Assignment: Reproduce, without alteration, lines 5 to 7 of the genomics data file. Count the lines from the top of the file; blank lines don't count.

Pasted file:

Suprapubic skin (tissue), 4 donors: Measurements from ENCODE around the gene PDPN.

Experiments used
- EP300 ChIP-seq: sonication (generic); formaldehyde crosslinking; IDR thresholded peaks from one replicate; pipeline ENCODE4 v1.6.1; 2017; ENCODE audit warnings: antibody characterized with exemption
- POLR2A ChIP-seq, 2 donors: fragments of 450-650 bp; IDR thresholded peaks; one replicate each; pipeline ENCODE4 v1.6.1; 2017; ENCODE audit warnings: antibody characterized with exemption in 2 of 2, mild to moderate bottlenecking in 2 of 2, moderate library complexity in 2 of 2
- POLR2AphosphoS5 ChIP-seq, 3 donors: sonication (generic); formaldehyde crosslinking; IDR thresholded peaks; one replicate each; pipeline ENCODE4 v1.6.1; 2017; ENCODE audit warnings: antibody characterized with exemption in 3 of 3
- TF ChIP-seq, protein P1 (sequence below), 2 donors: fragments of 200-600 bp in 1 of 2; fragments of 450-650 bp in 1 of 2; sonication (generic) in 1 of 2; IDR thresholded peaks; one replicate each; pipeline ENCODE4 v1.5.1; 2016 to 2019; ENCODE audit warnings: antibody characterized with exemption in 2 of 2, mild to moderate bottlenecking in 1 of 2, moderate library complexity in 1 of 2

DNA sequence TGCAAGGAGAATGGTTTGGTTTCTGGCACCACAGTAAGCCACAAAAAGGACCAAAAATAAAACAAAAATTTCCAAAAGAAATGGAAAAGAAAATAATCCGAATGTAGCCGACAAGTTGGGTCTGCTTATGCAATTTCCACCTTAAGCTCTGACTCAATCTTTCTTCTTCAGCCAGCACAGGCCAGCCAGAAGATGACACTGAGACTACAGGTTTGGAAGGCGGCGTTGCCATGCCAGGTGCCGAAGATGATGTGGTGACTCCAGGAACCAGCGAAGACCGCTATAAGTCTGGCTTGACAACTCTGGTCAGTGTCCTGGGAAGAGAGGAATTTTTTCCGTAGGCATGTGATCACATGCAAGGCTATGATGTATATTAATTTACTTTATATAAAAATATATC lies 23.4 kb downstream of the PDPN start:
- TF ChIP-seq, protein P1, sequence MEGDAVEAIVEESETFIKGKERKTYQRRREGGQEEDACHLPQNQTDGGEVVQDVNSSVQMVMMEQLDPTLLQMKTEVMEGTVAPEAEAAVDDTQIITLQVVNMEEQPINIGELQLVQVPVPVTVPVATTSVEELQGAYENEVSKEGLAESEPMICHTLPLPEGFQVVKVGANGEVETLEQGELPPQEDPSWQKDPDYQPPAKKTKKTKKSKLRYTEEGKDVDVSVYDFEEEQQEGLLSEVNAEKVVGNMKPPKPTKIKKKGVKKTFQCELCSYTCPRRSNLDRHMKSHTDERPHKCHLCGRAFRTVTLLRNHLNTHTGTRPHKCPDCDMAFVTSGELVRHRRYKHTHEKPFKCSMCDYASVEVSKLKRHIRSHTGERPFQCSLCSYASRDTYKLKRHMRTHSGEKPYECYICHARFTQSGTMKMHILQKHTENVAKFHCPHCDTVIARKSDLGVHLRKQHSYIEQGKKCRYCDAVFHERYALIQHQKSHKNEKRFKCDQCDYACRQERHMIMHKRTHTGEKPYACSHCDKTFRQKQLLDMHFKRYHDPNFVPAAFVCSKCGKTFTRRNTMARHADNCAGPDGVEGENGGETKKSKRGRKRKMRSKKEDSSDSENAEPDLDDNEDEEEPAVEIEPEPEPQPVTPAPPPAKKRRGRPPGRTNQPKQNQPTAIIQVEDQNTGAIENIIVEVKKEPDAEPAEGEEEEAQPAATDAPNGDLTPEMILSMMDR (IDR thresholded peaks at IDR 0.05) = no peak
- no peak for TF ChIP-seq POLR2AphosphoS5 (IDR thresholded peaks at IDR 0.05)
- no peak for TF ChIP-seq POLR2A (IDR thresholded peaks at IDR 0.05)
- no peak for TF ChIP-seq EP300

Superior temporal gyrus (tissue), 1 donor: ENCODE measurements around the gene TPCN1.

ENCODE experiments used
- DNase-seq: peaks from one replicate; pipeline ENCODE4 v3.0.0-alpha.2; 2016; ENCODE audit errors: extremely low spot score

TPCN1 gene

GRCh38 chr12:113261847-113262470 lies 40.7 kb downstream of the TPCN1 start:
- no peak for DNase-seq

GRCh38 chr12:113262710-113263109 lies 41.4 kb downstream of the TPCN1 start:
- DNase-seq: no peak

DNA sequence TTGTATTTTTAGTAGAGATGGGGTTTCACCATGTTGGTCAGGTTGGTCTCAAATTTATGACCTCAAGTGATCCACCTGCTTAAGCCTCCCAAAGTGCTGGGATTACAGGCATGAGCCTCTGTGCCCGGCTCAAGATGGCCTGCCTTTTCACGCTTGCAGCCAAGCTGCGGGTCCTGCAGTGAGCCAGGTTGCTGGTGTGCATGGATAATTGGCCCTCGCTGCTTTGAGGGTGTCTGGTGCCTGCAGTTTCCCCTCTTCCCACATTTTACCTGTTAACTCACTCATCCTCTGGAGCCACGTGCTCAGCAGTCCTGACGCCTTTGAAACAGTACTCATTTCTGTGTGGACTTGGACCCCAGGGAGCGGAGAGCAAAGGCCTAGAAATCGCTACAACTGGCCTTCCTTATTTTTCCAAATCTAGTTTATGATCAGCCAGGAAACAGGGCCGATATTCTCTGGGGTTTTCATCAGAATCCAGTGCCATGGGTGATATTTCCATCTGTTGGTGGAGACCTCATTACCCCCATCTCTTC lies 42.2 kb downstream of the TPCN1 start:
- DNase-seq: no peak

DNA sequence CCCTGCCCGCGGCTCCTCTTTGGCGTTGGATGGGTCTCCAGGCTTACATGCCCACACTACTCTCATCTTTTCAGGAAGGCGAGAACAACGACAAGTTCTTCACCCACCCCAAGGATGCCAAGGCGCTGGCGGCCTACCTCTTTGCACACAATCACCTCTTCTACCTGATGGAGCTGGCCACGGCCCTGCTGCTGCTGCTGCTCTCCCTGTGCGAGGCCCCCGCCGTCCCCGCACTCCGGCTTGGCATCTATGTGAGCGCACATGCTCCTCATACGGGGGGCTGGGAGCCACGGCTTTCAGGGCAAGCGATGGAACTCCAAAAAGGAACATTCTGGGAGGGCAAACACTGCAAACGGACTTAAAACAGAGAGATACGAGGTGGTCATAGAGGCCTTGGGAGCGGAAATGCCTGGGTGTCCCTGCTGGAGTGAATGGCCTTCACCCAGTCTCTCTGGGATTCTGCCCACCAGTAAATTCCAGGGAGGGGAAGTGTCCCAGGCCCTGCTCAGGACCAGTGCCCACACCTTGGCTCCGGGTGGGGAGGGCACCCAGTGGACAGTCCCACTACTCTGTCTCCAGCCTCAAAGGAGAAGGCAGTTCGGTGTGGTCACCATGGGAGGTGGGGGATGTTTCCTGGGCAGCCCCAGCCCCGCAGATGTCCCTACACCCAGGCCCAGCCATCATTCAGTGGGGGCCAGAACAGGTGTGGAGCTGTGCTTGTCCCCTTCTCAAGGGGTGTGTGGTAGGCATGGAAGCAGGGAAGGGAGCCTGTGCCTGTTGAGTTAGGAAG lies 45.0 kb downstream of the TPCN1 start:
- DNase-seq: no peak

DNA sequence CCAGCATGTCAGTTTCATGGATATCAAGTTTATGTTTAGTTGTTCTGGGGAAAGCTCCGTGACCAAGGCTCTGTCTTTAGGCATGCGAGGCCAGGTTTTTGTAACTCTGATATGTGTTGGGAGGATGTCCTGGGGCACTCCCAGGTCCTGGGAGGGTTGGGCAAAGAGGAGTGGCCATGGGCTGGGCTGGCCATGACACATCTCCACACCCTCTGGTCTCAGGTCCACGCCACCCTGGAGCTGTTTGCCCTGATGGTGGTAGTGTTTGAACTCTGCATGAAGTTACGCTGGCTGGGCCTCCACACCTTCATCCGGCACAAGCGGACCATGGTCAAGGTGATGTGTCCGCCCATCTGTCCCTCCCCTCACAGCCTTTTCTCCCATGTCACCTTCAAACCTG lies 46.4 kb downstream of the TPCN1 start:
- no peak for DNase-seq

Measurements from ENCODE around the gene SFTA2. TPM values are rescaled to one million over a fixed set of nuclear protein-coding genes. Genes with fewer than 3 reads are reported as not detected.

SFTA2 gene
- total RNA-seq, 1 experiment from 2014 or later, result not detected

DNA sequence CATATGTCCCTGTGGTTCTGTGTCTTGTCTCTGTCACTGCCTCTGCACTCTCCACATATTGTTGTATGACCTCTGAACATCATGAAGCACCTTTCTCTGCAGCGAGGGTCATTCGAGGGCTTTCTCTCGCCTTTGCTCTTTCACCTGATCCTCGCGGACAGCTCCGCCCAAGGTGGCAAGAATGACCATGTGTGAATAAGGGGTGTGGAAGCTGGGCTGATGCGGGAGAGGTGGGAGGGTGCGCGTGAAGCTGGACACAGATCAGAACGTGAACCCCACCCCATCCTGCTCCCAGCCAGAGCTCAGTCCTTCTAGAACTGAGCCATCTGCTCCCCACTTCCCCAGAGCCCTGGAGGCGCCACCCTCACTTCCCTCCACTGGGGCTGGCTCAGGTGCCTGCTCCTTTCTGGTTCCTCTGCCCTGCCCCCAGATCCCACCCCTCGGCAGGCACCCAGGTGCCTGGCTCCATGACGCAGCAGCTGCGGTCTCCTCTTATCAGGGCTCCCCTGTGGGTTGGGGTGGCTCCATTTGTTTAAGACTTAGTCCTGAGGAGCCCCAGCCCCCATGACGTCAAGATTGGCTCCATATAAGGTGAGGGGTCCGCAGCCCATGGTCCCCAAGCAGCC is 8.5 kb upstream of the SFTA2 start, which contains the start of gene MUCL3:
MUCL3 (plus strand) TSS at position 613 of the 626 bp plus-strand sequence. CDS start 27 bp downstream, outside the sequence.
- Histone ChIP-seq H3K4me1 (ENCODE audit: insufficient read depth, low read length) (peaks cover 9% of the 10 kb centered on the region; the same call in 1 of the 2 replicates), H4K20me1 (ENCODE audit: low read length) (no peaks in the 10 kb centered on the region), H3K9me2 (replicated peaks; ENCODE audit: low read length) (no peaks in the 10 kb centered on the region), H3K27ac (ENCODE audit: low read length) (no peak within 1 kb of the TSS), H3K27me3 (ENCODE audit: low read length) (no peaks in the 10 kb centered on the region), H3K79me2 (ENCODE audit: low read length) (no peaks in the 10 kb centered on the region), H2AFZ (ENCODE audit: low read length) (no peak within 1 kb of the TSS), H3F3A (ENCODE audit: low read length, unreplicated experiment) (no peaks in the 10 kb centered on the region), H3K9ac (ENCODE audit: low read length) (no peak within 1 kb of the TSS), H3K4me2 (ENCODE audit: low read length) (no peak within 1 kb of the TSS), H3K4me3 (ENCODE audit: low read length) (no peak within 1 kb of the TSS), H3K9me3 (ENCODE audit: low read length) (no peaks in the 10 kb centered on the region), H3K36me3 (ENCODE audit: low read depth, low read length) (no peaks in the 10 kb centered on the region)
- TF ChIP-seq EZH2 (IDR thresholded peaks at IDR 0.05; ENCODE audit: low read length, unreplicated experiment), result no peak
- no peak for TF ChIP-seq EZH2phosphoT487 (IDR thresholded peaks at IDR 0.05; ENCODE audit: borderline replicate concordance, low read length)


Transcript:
- POLR2AphosphoS5 ChIP-seq, 3 donors: sonication (generic); formaldehyde crosslinking; IDR thresholded peaks; one replicate each; pipeline ENCODE4 v1.6.1; 2017; ENCODE audit warnings: antibody characterized with exemption in 3 of 3
- TF ChIP-seq, protein P1 (sequence below), 2 donors: fragments of 200-600 bp in 1 of 2; fragments of 450-650 bp in 1 of 2; sonication (generic) in 1 of 2; IDR thresholded peaks; one replicate each; pipeline ENCODE4 v1.5.1; 2016 to 2019; ENCODE audit warnings: antibody characterized with exemption in 2 of 2, mild to moderate bottlenecking in 1 of 2, moderate library complexity in 1 of 2

DNA sequence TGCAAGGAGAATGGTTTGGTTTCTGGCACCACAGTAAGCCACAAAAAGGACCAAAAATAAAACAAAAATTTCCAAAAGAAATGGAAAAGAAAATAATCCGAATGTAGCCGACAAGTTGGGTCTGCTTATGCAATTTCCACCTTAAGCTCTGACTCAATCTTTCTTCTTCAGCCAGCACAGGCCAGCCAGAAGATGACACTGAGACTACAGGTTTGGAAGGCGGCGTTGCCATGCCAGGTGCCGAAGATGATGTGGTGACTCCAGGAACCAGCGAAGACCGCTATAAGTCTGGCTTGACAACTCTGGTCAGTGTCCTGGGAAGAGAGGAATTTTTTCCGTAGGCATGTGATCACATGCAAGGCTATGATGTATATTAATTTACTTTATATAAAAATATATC lies 23.4 kb downstream of the PDPN start: